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Distributed February, 2004
Contact Kristen Cole

Privacy protections for children often fail in sexual abuse cases

Violations of privacy protections often occur in the most intensely publicized child abuse cases, says Ross E. Cheit, associate professor of political science and public policy. As a result, children can be further victimized by false reports about their testimony. Cheit presented his findings Sunday, Feb. 15, 2004, at the American Association for the Advancement of Science (AAAS) meeting.

SEATTLE, Wash. — Instead of insulating children from media inquiries and defense arguments, court orders to protect the privacy of young complainants involved in criminal proceedings often prove faulty, says a Brown researcher. Serious problems in confidentiality provisions need to be corrected to ensure the anonymity of children after criminal sexual abuse trials, when false reports about cases sometimes occur.

Although most states have statutes aimed at protecting the names, addresses and telephone numbers of child complainants in sexual abuse cases, trial court edicts have been violated after a case goes on appeal because appellate court clerks do not always enforce the protective orders or are simply unaware of them, according to Ross E. Cheit, associate professor of political science and public policy.

Cheit presented his research on “Confidentiality and Problems Verifying Claims about Children’s Testimony” as part of a panel titled the “Science of Child Abuse” at 9 a.m. Sunday, Feb. 15, 2004, during the annual meeting of the American Association for the Advancement of Science (AAAS) in Seattle.

One way children are victimized is the promulgation of erroneous media coverage and scholarship on their cases, Cheit said. Inaccurate scholarship on a case can be particularly difficult to disprove because of the very privacy protections set in place to protect children. Privacy protections often create a shield behind which reporters or defense-friendly sources can find protection.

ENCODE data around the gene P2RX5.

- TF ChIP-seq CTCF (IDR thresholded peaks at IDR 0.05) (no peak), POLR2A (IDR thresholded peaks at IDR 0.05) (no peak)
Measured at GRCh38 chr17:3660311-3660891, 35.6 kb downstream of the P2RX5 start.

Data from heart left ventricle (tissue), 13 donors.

“Confidentiality provisions intended to protect children have had the perverse consequence of insulating scholarship that unfairly impugns children,” Cheit said.

Cheit cites recent examples of questionable reporting about sexual abuse cases in both an academic journal and popular media. One example is a review article about child suggestibility in the peer-reviewed journal, Developmental Review. The author includes three case studies, each a short paragraph in length, as examples of suggestive questioning in child sexual abuse cases, but does not identify the sources, said Cheit.

A related example is the Oscar-nominated movie Capturing the Friedmans, a documentary film about a sexual abuse case that leaves the impression the defendants were unjustly found guilty. While giving the Friedman family members time to present a defense, the movie presents only one of the 13 boys who were part of the criminal complaint.

“Is this man representative of the other complainants in the case? Or, alternatively, does the movie highlight the least persuasive of the complainants and omit the most persuasive ones?” Cheit asked in his paper. “It is impossible to answer the question because the names of these men are protected by state law, making it difficult or impossible to identify, let alone interview, them.”

Some of the most influential writings about child suggestibility – the idea that an interviewer can plant memories in a child’s mind by suggesting untrue ideas – include references to the court proceedings without citations that would allow a researcher to verify the claims, said Cheit.

Violations of child privacy protections can be either innocent or deliberate, according to Cheit. In Rhode Island, for example, strict rules protecting children’s privacy are routinely violated in defense briefs on appeal. The state and the court meticulously use the youngsters’ initials only, but defense lawyers frequently file briefs using full names, he said.

In other cases, however, protective orders have been deliberately violated. Videotaped interviews with children in several of the best-known child sexual abuse cases from the 1980s were leaked to defense-friendly sources, Cheit said. Whether violations of privacy protections are innocent or deliberate, children can be victimized after a verdict is rendered if biased sources have identifying information about children involved in a sexual abuse case.

Cheit recommends barring publication of claims about court testimony when they do not provide a way for independent scholars to scrutinize the claims. An attorney and scholar, Cheit is currently writing a book about problems maintaining the privacy of child victims.


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